Organisers of next year’s Tour de France Grand Départ in Yorkshire yesterday met with Prime Minister David Cameron and other members of the cabinet to seek government help for the estimated £10 million cost of staging the event.
Welcome to Yorkshire chief executive Gary Verity had been invited by Deputy Prime Minister Nick Clegg, who is MP for Sheffield Hallam, to address yesterday’s regional cabinet meeting in Leeds, the city which will host the build up to the 2014 Tour and the start of Stage 1.
“Being asked to brief the Cabinet about the Tour de France shows how seriously this Government is taking the Grand Départ,” said Mr Verity afterwards, quoted in the Northern Echo.
“This is undoubtedly a moment for the whole country, not just Yorkshire, to celebrate and today’s positive discussions and feedback from the Cabinet show we are now moving in the right direction.
“Make no mistake, this is a national event, co-ordinated in Yorkshire, for the benefit of Britain. The Cabinet understood that today and I look forward to more positive conversations in the weeks and months ahead.”
Mr Verity also met separately with Culture Secretary Maria Miller, who said that she was keen to see the Tour’s visit provide a lasting legacy, including every child in the region having access to a bike and cycle training.
A government spokesman commented: “It’s great that Yorkshire will host the Grand Départ of the biggest road race in the world next year.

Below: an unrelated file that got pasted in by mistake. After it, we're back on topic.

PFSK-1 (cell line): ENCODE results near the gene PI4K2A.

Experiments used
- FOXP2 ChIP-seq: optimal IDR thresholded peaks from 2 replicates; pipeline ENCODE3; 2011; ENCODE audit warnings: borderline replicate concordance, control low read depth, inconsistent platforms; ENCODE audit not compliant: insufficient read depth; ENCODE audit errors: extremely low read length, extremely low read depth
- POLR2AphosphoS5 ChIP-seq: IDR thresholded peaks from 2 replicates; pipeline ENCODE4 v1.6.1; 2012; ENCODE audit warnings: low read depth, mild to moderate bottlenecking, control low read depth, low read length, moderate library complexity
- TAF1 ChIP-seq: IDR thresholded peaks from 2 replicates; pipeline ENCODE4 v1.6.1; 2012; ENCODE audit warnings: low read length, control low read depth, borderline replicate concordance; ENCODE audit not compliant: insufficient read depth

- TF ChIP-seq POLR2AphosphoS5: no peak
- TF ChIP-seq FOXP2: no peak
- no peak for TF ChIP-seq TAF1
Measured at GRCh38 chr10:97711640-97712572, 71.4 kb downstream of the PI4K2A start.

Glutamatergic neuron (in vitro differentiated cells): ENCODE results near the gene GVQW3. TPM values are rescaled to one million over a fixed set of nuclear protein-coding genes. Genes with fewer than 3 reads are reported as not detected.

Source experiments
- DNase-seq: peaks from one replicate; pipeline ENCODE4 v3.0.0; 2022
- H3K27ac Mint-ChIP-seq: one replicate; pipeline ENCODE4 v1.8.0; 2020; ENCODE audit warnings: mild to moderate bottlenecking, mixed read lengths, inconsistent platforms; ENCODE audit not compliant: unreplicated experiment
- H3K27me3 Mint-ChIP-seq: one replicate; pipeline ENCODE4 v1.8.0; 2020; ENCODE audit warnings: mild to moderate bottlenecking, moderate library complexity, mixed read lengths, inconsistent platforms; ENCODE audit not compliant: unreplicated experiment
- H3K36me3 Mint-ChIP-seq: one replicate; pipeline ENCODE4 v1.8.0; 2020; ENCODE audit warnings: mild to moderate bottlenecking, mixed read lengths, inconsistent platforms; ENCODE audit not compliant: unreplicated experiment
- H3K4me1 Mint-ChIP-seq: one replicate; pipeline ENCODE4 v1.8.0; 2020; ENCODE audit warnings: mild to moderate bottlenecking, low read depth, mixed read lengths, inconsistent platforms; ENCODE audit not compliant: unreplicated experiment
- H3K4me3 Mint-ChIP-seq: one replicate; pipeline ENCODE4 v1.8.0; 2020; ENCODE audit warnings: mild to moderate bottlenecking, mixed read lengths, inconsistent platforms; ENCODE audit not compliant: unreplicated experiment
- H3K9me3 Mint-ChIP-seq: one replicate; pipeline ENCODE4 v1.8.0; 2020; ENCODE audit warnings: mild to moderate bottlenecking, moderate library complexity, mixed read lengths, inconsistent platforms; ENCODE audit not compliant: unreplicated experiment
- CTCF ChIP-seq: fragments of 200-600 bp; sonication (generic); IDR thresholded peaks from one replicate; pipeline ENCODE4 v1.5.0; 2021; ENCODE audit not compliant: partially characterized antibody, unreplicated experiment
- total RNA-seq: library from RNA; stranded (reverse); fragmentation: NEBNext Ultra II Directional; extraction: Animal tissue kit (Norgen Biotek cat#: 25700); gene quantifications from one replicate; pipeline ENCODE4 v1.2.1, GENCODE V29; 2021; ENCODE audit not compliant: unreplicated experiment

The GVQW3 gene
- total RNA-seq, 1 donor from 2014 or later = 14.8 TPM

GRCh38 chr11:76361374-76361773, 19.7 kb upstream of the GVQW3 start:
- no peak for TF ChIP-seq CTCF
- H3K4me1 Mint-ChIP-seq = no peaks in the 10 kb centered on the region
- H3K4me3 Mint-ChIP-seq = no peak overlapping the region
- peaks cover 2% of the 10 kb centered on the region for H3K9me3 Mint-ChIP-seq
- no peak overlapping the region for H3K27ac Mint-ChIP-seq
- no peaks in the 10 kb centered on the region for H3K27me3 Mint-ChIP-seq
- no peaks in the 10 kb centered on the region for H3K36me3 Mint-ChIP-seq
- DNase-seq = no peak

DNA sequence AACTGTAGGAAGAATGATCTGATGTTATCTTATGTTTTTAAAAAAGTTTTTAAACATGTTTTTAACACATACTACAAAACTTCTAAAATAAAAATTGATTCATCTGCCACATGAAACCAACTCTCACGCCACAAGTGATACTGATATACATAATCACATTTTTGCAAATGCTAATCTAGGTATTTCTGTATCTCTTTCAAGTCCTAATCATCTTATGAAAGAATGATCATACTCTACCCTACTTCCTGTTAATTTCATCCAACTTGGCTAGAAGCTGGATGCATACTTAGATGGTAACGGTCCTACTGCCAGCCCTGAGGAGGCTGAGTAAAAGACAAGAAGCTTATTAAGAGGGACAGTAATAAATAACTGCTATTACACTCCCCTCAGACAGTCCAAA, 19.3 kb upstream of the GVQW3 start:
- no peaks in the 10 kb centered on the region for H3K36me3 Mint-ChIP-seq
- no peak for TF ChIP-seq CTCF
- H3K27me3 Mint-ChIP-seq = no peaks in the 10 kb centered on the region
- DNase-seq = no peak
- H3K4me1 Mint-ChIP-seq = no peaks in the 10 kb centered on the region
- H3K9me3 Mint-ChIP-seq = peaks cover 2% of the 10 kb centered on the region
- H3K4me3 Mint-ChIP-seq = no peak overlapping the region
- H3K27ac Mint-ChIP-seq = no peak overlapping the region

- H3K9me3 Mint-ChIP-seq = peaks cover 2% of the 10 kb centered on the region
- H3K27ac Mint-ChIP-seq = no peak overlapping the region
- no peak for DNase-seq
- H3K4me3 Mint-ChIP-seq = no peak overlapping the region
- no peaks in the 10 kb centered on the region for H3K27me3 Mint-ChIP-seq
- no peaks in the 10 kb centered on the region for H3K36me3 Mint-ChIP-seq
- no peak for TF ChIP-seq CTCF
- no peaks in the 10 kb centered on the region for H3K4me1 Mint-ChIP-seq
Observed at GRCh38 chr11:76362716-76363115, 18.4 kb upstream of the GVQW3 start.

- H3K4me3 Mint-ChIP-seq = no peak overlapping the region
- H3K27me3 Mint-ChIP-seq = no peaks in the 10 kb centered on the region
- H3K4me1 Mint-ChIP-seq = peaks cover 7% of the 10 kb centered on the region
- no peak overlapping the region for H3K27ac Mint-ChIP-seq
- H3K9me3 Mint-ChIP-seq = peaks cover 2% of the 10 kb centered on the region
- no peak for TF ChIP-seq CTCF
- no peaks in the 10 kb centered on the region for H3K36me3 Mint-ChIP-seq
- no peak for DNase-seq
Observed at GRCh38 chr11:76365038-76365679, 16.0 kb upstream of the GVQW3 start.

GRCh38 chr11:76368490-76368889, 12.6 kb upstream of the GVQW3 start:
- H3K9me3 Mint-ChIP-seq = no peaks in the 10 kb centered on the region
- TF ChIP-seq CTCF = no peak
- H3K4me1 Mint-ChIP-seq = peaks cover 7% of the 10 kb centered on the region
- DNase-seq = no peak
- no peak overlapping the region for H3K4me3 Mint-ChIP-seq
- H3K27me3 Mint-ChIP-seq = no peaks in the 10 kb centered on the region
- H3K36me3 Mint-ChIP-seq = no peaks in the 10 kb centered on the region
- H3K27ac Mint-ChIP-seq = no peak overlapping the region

“Cycling is in fantastic shape in Britain, both at the elite end and in grassroots participation, and the Tour coming to these shores will help grow the sport further.”
The Grand Départ, which will see two stages in Yorkshire followed by one from Cambridge to London before the race heads back to France, is expected to generate up to £100 million for the local economy.
Full details of the event can be found on the Le Tour Yorkshire website.
Simon has been news editor at road.cc since 2009, reporting on 10 editions and counting of pro cycling’s biggest races such as the Tour de France, stories on issues including infrastructure and campaigning, and interviewing some of the biggest names in cycling. A law and languages graduate, published translator and former retail analyst, his background has proved invaluable in reporting on issues as diverse as cycling-related court cases, anti-doping investigations, and the bike industry. He splits his time between London and Cambridge, and loves taking his miniature schnauzer Elodie on adventures in the basket of her Elephant Bike.